Finally, a common point of confusion.
The main differences
- “Problem” is the general word.
- “Issue” is more diplomatic and less negative.
- “Trouble” is uncountable.
“Problem” is the most common of the three. We use it in all kinds of situations. We can have big problems (our house is falling down) or small problems (my cat is sitting on my laptop again).
In other words, you can use “problem” in any negative situation.
“Issue” actually has three meanings. The most common meaning is the diplomatic alternative to “problem.”
Especially in politics or the business world, the word “problem” is sometimes too negative. It focuses on the bad side of things and suggests someone made a mistake. To be more diplomatic, we use the word “issue.”
“Issue” suggests that we can solve things easily and no one gets angry.
Another meaning of “issue” is simply “topic” or “subject.” We usually use “issue” like this when we’re talking about news or politics:
It seems crazy now, but giving women the right to vote was a great issue of the day.
The final meaning of “issue” is completely different. It actually means “magazine or journal publication.”
We can use “issue” in two ways here.
To show the number of the issue:
The 27th issue of a magazine
Or to show the theme of the issue:
New Year’s issue
The big giraffe issue
This magazine cover shows both uses at once:
Finally, “trouble” is used as the uncountable sister to “problem.” There are a couple of different ways we can use it.
A common use of this word is with the phrase “in trouble.” This suggests a power dynamic: the less powerful is always in trouble with the more powerful.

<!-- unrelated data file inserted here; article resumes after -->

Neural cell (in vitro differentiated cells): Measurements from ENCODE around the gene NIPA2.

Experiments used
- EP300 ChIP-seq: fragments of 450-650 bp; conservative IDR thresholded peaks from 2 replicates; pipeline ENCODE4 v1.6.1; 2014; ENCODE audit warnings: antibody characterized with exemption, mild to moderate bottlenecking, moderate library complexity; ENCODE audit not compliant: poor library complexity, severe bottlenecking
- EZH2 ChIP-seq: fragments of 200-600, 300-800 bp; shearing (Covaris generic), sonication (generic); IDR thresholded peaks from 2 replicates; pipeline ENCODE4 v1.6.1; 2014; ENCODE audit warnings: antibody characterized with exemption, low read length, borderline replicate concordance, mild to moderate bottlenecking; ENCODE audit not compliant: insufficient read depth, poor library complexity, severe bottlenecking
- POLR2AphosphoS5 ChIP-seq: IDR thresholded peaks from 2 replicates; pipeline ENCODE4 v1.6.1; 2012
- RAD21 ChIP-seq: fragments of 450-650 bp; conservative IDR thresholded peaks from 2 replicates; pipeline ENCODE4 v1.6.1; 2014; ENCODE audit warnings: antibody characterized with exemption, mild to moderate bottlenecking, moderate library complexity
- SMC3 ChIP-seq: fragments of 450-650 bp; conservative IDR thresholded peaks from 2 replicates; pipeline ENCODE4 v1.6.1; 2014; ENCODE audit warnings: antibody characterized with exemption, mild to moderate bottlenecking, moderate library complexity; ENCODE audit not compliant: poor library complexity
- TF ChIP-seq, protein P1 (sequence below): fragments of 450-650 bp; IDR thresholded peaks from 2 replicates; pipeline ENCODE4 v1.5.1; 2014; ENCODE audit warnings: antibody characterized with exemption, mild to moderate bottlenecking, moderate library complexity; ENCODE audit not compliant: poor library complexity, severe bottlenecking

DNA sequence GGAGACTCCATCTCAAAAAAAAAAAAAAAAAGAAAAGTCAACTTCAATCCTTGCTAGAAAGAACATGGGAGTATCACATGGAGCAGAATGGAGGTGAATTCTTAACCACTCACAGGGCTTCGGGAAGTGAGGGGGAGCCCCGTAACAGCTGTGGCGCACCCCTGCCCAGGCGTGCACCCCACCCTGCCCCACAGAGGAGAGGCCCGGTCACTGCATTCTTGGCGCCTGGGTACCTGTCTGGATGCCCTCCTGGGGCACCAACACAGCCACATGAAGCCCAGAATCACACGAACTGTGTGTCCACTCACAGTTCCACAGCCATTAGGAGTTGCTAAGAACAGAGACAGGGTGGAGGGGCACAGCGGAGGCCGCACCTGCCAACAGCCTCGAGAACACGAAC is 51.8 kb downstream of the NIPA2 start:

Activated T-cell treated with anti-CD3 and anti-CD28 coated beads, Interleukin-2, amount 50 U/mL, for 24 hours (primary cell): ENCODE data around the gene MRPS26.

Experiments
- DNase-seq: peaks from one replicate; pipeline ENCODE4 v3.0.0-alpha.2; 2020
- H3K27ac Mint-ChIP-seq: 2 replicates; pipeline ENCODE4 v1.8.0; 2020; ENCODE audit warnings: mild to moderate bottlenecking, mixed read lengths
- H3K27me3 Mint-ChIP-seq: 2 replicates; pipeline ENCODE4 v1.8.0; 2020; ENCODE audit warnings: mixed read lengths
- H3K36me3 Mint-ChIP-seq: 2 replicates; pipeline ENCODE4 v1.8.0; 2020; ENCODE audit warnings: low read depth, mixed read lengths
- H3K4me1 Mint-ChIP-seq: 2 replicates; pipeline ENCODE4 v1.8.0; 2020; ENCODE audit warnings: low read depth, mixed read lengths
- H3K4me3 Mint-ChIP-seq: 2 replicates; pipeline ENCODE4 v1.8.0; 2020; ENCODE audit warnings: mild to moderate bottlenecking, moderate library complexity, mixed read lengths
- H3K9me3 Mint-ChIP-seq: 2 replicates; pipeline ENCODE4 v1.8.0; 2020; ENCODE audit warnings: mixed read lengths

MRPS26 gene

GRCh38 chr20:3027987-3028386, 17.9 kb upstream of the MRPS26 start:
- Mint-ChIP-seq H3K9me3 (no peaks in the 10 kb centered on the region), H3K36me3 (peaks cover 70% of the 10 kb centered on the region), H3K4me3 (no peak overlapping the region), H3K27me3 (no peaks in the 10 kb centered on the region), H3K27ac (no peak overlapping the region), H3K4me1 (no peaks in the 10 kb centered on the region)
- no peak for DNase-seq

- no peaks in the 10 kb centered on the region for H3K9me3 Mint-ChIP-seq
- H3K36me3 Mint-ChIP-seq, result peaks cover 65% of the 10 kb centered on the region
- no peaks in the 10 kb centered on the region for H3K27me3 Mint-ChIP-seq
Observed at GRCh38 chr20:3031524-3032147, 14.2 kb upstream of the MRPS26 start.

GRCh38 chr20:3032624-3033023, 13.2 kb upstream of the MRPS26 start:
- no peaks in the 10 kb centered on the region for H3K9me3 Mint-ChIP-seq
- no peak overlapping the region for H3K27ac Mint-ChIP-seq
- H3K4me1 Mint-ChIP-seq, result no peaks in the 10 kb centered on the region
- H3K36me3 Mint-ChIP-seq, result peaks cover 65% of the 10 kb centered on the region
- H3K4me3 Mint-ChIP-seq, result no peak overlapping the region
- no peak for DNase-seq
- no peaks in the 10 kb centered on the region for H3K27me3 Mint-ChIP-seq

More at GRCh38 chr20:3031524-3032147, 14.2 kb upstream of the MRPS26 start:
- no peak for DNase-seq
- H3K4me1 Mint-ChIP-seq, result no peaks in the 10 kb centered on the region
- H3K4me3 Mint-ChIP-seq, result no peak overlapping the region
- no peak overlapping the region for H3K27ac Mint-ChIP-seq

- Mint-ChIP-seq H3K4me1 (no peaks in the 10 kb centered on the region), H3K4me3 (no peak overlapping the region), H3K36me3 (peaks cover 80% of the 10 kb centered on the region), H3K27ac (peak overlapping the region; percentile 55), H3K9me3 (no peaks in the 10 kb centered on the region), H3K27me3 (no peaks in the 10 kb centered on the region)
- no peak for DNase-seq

- You can be in trouble with the police, or more worryingly, the mafia.
- A child can be in trouble with her parents.
- A husband can be in trouble with his wife.
We also use this word in the phrase “to have trouble with something” or “to have trouble -ing,” which simply means “to find something difficult.”
At the beginning, he had trouble performing in public, but now he does it all the time.
What words do you find confusing in English? Let me know in the comments and I’ll try to answer them in a future post.
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It s really useful.
Very good explanation, I really like it .
Thanks Fatim. I’m happy it’s helpful.
Are there any other words that you find confusing? Please let me know. Perhaps I can write about them. 🙂
I really like your post a lot, it helps clarifying concepts and meanings which for long time seemed ambiguous to me.
Thanks for the positive comment.
Are there any other topics that are ambiguous to you? Let me know and I’ll consider writing about them.
Great! Thank you for this clear and detailed explanation. I really enjoyed reading and grasping the subtle nuances of these terms.
Thanks for your feedback. I’m glad it helped you with the details — that’s what it’s all about! 🙂
Thanks for these reviews, they are so useful
Thanks Anastasia. So glad that we could help.
Do you have any other problems (issues) with words with similar meanings?
Thank you. Great effort.
Thanks. So glad to help!
I’m confused about ‘through’, ‘via’ and ‘by’.
That’s a good one. We’ll add it to the list and include it in our next post on words with similar meanings.
please explain “dispersal”
It’s the noun form of “disperse.”
You can use it when something distributes itself, or spreads, over a relatively large area.
So you can talk about a dispersal of food as humanitarian aid.
Or a the dispersal of fumes around a city.
Thanks for such a great explanation and mainly for the examples, which illustrate the content better.
Thanks, it help me a lot!
What’s difference between Affect and effect? In meaning and uses?
In short, the difference between “affect” and “effect” is that one’s a verb and one’s a noun.
So you can say, “The weather is probably going to affect the performance.”
And you can also say, “The storm had a huge effect on the performance.”
Hope that helps! 🙂
We resolve issues, we solve problems
Thank’s for your clearly explained article. It helped me so well.
Thanks a lot, Gabriel
That’s exactly what I was looking for. Your explanation has been good enough to understand the difference clearly.
I’d like you to help with the difference between remember and recall, and how we can use them.
Nice one Dainer. Glad it helped!
“remember” and “recall”? That’s a good one.
It’s on the list… 🙂